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Based on linear superposition rules and fast discrete Fourier transformation, a semianalytical solution is developed for calculating the elastic fields induced by dislocation loops in an isotropic thin filmsubstrate system. The elastic field problem of thin filmsubstrate system is decomposed into two subproblems: bulk stress due to a dislocation loop in an infinite space, and correction stress induced by free surface and interface of the filmsubstrate system. Correction elastic field is linearly superimposed onto bulk elastic field to produce continuous displacement and traction stress across the interface plane of the perfectlybounded filmsubstrate system. Firstly, calculation examples of dislocation loops in CuNb filmsubstrate system are performed to demonstrate the calculation efficiency of the developed semianalytical approach. Then, elastic fields of dislocation loops within Cu film and Nb substrate of the CuNb filmsubstrate system are analyzed. Finally, effects of film thickness, loop positions are investigated, and it is found that the elastic fields of dislocation loop are influenced remarkably by these two factors.
Keywords 
Elasticity; CuNb; Dislocation loop; Filmsubstrate; Isotropy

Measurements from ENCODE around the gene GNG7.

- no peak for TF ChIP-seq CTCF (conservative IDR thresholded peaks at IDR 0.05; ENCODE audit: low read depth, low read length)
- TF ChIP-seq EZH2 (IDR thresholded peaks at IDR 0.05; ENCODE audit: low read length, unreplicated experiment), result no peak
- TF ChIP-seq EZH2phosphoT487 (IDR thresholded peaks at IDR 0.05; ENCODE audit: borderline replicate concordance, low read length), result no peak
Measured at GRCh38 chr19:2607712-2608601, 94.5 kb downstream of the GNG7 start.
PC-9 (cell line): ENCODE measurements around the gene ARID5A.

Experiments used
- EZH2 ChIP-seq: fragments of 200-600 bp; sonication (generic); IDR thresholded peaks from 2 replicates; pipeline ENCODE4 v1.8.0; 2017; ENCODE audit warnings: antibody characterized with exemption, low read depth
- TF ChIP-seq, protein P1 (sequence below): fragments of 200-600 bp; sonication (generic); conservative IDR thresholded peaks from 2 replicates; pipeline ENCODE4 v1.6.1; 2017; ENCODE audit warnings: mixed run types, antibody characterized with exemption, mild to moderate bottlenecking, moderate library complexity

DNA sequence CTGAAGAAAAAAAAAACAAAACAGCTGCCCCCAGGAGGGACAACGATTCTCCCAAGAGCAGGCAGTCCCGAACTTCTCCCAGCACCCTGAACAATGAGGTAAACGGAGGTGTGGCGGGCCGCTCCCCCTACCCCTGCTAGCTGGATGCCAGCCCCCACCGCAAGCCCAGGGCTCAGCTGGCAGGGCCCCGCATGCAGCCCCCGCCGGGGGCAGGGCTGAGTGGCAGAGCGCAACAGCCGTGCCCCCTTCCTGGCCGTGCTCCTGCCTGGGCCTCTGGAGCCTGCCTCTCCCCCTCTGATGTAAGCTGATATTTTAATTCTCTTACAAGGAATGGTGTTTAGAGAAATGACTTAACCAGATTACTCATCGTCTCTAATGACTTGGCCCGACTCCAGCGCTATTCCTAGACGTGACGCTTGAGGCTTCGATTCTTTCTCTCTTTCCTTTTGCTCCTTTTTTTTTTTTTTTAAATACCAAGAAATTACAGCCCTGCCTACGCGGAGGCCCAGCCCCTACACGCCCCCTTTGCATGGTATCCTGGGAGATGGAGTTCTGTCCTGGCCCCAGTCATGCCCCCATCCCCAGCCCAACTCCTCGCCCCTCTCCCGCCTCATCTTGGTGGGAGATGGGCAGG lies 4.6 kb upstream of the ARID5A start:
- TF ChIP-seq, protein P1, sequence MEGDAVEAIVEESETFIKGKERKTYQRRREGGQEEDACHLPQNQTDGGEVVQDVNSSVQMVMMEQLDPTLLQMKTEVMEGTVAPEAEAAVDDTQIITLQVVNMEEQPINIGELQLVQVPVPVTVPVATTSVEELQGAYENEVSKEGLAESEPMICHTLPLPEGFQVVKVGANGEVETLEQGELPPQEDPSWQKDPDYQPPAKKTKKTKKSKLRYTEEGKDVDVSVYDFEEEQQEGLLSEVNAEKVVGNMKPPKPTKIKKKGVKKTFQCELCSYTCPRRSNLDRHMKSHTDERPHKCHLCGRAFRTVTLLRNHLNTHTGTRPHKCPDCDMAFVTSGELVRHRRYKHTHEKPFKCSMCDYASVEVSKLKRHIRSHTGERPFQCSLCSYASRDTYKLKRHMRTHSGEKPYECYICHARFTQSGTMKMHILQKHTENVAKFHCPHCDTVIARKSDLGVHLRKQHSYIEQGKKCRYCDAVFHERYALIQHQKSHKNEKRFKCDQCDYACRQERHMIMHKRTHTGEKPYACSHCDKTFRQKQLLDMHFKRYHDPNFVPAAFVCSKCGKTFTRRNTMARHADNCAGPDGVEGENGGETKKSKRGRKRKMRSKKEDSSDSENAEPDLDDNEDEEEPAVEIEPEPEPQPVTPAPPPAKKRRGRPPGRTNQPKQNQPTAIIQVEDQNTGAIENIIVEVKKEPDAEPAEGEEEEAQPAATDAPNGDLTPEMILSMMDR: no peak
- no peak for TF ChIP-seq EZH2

Introduction 
Filmsubstrate structures and systems composed of thin film of finite thickness and substrate of infinite thickness are widely used in microchips, smart electronics, microsensors and manipulators, protective coatings, etc. During the industrial fabrication process and service lifetime of filmsubstrate structures and systems, dislocation clusters will be generated and will result in the microstructure evolution of the filmsubstrate system. The performance, reliability and integrity of thin filmsubstrates are closely related to the material properties of the film and substrate, in particular, the crystal orientation (or texture for polycrystalline material), the dislocation density and distribution. Study of the collective dynamic behaviors of dislocations embedded in thin filmsubstrate system are of great interest to researchers and engineers, which are of critical importance for understanding the microstructure evolution, plastic deformation process of thin filmsubstrate systems.